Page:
Welcome to The Verdict, a new regular MMA Plus feature where we take a look at each UFC main event in-depth once the smoke has cleared. No snap judgements, no jumping the gun, just the biggest talking points and conclusions from the weekend’s UFC 215 headline bout between Amanda Nunes and Valentina Shevchenko.
UFC 215 took place on Saturday, September 9 at Rogers Place in Edmonton, Alberta, Canada, and according to UFC officials, drew a sellout crowd of 16,232 for a $2.03m gate on the promotion’s debut in the city. This was despite refunds being offered due to the late withdrawal of flyweight contender Ray Borg which caused the cancellation of the evening’s main event. Bonus payments were made to both Jeremy Stephens and Gilbert Melendez for their main card “fight of the night” effort and performance bonuses were also awarded to Rafael Dos Anjos and Henry Cejudo.
Women’s Bantamweight Title Bout: Amanda Nunes def. Valentina Shevchenko via Decision (Split) (47-48, 48-47, 48-47)
As the boos rained down from the rafters of Rogers Place during and after the UFC 215 main event, women’s bantamweight champion Amanda Nunes learnt the same hard lesson as welterweight kingpin Tyron Woodley has lately; championship gold does not guarantee adulation.
With the clash quickly becoming a chess match where strategy and fight IQ took precedence over action, it did not take long for the fans to turn on “The Lioness” who had swapped her explosive and high-pressure fight style for a patient and cautious one. Although this can be partly attributed to Nunes’ attempts to fix the previous issues she has had with her cardio, it also seemed the change was in direct response to the counterpunching threat offered up by the challenger. For a champion who was so adamant about fear not playing a factor, she certainly fought like she was afraid to lose.
Despite doing enough to get the win, the lukewarm performance could not have come at a worse time for the Brazilian. Revealing she is due to have surgery to fix the sinus issues that have plagued her and would be taking a break from the sport post-fight, Nunes will likely not return until early 2018. This paired with her late withdrawal from UFC 213 and her tepid performance in this most recent title defence has seen the fans quickly forget just how good Nunes looked when defeating Ronda Rousey and she will hope that absence does indeed make the heart grow fonder for her return or face her stock reaching its lowest ebb since becoming champion.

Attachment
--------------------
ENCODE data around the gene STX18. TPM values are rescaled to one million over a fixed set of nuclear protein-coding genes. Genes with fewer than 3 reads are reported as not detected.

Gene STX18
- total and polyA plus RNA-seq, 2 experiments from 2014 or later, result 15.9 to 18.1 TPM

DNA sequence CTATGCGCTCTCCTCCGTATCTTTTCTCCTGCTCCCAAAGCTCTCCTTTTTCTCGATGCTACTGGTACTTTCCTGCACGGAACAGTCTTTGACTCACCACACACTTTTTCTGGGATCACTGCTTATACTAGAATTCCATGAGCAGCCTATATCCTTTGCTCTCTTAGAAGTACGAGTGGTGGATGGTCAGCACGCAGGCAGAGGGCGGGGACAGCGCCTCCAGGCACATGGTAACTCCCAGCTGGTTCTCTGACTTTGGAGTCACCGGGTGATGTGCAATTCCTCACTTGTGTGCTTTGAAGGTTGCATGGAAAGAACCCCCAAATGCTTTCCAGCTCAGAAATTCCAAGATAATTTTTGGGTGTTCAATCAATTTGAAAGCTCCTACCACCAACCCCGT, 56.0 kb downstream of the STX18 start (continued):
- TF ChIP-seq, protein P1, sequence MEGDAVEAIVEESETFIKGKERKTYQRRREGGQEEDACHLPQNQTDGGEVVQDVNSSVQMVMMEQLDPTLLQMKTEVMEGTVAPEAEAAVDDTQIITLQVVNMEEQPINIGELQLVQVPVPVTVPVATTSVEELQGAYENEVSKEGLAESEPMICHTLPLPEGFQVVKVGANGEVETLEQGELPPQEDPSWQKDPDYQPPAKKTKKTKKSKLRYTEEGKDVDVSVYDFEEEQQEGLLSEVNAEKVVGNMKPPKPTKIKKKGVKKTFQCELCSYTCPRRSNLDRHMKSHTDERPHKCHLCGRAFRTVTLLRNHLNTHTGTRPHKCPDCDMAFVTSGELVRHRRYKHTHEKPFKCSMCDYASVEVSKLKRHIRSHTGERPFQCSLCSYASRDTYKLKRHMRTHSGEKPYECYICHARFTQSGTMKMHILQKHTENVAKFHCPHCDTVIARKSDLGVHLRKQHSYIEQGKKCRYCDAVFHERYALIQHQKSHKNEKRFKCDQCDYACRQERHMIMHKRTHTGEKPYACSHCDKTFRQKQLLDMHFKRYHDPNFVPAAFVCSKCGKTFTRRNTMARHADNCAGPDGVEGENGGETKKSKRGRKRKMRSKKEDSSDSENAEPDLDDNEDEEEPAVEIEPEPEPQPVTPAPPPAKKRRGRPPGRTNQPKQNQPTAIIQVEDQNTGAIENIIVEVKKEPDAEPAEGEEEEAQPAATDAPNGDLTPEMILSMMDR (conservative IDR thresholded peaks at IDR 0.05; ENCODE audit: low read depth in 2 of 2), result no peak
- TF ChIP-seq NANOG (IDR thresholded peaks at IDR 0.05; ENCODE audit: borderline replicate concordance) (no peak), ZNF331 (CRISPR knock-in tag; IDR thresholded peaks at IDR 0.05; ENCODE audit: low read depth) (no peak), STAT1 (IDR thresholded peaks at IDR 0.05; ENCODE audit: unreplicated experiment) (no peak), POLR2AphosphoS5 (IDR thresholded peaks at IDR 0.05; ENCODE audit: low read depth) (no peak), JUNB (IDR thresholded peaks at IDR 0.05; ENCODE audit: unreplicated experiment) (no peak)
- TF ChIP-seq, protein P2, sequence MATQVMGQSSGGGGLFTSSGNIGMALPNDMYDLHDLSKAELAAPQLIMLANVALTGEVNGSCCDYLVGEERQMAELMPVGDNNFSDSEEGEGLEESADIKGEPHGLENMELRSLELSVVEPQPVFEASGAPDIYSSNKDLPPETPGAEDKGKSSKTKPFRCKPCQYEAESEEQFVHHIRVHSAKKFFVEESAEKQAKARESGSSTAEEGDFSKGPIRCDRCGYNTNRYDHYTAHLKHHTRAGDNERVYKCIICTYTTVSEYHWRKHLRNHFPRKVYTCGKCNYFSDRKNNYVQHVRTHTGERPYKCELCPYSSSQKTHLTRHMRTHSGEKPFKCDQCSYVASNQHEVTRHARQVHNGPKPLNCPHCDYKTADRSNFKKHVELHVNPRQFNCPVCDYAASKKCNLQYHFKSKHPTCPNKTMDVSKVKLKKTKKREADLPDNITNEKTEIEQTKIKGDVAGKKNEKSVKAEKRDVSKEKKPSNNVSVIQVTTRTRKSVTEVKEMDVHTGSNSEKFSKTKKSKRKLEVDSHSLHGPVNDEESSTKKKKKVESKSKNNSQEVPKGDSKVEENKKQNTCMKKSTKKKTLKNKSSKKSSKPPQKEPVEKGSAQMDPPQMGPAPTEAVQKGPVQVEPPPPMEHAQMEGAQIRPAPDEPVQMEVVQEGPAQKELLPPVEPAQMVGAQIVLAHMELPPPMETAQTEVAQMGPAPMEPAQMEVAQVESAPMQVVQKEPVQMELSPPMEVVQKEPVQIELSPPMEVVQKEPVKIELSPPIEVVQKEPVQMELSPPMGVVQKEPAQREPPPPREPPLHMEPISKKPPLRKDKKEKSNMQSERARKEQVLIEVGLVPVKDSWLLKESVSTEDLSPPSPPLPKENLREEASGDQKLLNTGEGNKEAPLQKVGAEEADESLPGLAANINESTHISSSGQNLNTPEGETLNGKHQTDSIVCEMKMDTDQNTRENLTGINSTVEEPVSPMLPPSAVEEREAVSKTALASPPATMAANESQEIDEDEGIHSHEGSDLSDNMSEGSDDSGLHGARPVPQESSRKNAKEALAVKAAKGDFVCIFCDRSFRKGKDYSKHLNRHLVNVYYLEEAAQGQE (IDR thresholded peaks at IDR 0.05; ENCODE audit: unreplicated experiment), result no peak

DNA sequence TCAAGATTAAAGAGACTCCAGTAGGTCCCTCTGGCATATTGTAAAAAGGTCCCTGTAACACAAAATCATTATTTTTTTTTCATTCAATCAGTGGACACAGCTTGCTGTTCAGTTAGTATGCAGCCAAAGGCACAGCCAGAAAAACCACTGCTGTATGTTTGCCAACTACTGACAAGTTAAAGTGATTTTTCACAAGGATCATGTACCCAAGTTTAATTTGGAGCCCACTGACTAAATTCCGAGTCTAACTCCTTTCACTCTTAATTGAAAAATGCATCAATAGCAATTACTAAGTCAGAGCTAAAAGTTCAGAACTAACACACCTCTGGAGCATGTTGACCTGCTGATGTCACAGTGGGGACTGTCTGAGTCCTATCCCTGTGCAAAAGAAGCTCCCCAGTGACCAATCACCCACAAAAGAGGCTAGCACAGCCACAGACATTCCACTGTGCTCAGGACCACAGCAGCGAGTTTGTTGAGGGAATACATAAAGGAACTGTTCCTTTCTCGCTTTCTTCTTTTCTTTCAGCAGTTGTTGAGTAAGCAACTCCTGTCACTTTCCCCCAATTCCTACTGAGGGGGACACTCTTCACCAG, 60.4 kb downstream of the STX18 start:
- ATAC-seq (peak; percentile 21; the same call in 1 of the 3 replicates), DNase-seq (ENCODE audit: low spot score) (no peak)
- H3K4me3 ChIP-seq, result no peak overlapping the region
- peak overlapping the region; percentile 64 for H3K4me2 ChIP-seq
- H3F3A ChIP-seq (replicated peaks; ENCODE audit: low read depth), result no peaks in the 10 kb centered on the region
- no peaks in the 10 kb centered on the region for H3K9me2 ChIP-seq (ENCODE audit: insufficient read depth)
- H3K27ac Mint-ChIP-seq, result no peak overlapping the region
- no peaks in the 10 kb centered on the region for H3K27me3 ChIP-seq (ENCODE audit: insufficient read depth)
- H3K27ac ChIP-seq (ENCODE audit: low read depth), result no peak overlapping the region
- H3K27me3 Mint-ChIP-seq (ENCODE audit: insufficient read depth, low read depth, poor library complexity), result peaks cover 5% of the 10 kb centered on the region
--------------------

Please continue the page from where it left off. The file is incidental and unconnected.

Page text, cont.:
Meanwhile, Valentina Shevchenko may be justified in feeling hard done by after another razor-thin split decision, however, any forthcoming appeal is unlikely to be successful. After watching the fight twice, there is no doubt that on a purely points basis, Nunes take rounds one, three and five whilst Shevchenko takes rounds two and four however by the end of the bout, there is an unshakable feeling that the wrong person had their hand raised.
The problem with this decision was not down to the judges, but instead down to the rigid “10-point must” scoring system still in place. Despite the changes made to the scoring criteria this year, there is still not enough done to discern between landed strikes and those with power and intent. This argument although, is for a whole other article. The bottom line is “The Bullet” landed the most damaging and powerful shots in the fight and won her rounds by far bigger margins than the champion, however, was punished by a scoring system that still doesn’t allow flexibility for these factors.
With a lack of depth and quality in the women’s bantamweight division, Shevchenko will surely remain in the title picture, with only Raquel Pennington and Ketlen Vieira also holding a strong contender claim. A win over either of those fighters could see the 29-year-old get her rematch sooner rather than later. A better option for Shevchenko could be a move to the newly formed flyweight division. At present, the Kyrgyzstan fighter is smaller than ideal for her present division and weighed in 1.5lb under the bantamweight limit before Saturday’s bout. Dropping to a more natural weight of 125lb could well see Shevchenko’s natural abilities magnified and lead to her becoming a dangerous force in the UFC’s newest division.